Genetic discovery in fruit flies may open new avenues for understanding cancer growth in humans

appropriate gene silencing is thought to account for various sex-linked genetic disorders, in which the affected genes are located on the X chromosome. Such developmental abnormalities, which nearly always affect males, include xeroderma pigmentosum (a rare, inherited skin disease that causes extreme sensitivity to sunlight and increased risk of skin cancer), color blindness and hemophilia.

Malfunctions in gene silencing also have been implicated in several human cancers, including acute myelogenous leukemia, colon cancer and several forms of breast cancer.

Sir2 is an attractive drug target because it has been found to modulate the function of p53, an important tumor-suppressor protein which, when defective, can increase cancer risk in humans. One drug under investigation at Fred Hutchinson, called Splitomicin, is a potent inhibitor of gene silencing. It works by interfering with Sir2's ability to cloak the chromosome in proteins that shield it from factors needed for activation. The compound is highly specific, halting the function of Sir2. Such precision is an attractive feature in drug design because it increases a drug's effectiveness and decreases its side effects. Fred Hutchinson researchers scientifically reported the drug's discovery last December and the center has filed patent protection for it.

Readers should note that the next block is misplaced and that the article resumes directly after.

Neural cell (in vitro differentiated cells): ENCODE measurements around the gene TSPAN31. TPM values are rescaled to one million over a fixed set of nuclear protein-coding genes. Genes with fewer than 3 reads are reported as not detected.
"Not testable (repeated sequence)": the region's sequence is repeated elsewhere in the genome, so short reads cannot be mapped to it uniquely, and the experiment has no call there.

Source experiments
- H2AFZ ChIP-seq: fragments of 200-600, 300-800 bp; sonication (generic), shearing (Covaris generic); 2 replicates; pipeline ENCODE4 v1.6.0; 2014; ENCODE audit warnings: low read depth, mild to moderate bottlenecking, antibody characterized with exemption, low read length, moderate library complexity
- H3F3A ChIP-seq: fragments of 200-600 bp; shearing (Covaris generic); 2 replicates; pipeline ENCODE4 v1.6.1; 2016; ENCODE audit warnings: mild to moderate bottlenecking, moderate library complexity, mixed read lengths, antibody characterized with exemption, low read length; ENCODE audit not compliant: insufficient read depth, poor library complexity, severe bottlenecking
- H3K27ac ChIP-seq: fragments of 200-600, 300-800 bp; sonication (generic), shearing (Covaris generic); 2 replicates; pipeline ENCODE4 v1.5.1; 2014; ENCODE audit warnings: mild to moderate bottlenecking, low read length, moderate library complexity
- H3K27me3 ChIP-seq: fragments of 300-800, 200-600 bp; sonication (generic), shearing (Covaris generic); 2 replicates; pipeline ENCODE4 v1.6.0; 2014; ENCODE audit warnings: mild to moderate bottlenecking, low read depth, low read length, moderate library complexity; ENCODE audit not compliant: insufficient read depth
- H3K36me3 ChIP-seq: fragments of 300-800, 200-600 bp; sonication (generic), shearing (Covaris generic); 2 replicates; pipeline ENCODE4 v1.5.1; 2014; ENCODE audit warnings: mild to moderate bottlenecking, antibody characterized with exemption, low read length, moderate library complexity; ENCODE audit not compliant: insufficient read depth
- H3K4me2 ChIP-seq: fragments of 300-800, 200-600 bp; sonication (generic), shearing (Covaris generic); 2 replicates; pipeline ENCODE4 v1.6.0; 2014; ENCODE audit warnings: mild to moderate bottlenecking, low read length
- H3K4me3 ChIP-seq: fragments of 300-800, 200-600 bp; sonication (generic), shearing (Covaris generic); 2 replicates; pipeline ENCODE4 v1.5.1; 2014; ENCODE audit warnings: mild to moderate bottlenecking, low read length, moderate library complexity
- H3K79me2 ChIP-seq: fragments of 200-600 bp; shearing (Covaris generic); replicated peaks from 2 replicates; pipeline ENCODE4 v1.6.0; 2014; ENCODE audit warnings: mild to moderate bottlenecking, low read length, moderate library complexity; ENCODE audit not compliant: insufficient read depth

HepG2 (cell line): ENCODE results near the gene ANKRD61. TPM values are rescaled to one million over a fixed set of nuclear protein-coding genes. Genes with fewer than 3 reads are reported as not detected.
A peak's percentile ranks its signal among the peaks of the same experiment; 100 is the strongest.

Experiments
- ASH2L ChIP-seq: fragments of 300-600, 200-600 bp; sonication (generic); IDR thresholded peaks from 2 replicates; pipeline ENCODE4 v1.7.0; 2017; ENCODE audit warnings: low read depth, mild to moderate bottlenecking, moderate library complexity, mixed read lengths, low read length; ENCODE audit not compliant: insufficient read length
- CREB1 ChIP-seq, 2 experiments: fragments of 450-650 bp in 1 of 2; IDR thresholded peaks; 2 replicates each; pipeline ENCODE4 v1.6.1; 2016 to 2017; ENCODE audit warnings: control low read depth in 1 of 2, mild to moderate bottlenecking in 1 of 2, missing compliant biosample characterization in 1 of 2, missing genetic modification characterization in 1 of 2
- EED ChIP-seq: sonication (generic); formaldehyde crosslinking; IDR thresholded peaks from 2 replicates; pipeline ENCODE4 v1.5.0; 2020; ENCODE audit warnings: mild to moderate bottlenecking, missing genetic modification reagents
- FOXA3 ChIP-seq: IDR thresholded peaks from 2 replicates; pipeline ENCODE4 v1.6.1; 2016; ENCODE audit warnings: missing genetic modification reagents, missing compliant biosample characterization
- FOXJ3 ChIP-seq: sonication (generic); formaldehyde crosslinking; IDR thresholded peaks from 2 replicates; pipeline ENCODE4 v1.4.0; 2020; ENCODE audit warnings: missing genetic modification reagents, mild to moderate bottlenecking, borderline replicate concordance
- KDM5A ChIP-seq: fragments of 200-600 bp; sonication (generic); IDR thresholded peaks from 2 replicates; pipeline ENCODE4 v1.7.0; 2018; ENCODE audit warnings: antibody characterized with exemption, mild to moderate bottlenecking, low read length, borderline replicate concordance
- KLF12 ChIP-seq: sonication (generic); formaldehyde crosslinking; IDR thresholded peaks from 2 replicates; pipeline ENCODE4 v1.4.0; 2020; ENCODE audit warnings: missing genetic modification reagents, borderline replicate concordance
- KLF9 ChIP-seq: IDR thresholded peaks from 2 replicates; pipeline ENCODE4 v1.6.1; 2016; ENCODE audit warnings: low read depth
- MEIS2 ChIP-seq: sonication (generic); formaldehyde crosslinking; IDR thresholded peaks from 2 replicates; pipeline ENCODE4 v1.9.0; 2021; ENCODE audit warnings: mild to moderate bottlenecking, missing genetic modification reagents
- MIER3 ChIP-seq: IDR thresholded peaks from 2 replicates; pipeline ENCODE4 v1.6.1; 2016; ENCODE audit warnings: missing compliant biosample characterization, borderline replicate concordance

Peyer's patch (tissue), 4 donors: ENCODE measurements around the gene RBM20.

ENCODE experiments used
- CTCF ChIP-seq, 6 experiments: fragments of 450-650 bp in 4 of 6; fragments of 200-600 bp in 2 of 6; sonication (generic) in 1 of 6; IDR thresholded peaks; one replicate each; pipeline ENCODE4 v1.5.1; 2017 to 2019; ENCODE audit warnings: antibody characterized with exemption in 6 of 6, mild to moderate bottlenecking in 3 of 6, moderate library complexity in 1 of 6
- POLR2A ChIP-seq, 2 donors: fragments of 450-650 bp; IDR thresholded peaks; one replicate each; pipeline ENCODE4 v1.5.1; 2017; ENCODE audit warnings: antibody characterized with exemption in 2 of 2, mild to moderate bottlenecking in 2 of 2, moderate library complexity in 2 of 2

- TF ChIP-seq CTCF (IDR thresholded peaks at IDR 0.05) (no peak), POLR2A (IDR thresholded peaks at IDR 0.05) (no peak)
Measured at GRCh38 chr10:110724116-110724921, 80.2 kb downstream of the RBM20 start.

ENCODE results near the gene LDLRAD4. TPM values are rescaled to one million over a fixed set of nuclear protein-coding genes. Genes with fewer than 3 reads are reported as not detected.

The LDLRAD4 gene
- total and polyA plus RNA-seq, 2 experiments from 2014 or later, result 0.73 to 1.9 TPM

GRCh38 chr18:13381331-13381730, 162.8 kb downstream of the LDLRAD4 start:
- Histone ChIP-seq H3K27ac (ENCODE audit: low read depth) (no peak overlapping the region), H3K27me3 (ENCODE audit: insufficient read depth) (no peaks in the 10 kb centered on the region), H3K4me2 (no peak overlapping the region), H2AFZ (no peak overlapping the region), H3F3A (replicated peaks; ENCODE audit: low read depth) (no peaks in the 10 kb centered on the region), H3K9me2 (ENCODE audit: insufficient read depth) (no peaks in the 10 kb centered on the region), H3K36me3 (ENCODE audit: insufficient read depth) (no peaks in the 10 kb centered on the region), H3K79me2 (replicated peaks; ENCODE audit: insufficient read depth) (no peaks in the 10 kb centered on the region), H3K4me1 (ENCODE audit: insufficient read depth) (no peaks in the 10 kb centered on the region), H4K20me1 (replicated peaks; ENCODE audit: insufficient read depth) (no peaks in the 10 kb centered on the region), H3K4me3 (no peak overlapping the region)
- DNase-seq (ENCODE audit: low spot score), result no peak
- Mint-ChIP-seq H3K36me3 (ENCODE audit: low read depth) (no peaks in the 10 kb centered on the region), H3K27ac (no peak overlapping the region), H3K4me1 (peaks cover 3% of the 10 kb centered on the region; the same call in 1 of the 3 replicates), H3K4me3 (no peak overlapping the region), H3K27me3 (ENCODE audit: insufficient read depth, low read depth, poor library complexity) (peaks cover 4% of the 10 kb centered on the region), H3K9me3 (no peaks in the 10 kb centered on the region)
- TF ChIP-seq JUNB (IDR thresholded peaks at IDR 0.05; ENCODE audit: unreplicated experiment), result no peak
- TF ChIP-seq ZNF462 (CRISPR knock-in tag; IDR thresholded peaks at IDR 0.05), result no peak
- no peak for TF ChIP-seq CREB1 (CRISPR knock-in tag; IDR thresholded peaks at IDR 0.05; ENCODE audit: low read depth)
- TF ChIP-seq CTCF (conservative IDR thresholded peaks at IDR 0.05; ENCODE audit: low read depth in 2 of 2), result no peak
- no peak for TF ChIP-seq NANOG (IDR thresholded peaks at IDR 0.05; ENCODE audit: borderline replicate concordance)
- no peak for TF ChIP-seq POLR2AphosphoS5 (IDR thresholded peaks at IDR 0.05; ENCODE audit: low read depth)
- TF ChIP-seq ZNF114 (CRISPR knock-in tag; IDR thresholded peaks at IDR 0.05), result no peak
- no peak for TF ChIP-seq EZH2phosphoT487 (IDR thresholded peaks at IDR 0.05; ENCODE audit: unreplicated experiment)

In the Cell paper, Parkhurst and Rosenberg report that the drug, which already has been shown to reverse global gene silencing in yeast, also works in fruit flies.

"With fruit flies, we now have a multi-cellular model system that is more complex than yeast that will allow us to study all of the functional components of the pathway that are required for the drug to work," Parkhurst said. "Now that we know the drug works on fruit fly Sir2, this opens up all kinds of possibilities that we wouldn't have thought to try before." For example, this finding now hints at the drug's potential for treating diseases that result from the faulty regulation

Contact: Kristen Woodward
Fred Hutchinson Cancer Research Center

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